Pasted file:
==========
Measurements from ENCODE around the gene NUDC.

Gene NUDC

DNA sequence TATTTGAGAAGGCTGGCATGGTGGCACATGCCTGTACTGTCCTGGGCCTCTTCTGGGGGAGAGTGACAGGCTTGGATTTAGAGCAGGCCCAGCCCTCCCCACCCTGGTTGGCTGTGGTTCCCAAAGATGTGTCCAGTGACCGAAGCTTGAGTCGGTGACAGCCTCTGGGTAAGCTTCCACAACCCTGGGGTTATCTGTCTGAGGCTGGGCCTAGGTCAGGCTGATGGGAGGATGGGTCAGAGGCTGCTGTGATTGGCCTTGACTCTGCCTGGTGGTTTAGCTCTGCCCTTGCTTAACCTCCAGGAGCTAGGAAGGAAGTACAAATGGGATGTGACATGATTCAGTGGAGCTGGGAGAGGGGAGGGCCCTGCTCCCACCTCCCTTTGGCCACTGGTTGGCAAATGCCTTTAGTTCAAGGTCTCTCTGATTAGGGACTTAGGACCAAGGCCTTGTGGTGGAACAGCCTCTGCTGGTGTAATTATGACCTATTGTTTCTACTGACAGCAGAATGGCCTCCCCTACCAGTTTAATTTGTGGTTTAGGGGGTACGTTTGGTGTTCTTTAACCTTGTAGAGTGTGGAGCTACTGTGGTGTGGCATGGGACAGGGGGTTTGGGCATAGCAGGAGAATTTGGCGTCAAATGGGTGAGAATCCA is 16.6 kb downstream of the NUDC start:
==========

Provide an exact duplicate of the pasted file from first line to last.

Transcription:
Measurements from ENCODE around the gene NUDC.

Gene NUDC

DNA sequence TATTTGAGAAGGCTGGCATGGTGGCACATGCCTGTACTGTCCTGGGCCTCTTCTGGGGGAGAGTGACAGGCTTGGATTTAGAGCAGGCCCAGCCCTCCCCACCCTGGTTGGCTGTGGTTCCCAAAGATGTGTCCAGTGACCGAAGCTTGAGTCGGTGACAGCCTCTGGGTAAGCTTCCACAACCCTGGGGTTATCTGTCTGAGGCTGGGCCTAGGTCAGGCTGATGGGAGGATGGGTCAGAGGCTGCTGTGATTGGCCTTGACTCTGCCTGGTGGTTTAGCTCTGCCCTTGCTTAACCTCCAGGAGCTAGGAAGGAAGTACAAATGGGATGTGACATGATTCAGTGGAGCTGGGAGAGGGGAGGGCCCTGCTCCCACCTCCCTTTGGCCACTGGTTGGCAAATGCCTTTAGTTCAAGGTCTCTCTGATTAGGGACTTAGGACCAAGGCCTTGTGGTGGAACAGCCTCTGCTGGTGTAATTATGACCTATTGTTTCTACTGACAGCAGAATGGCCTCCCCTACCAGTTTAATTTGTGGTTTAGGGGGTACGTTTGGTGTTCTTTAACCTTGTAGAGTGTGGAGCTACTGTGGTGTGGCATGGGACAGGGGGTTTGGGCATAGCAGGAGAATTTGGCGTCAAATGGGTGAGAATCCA is 16.6 kb downstream of the NUDC start: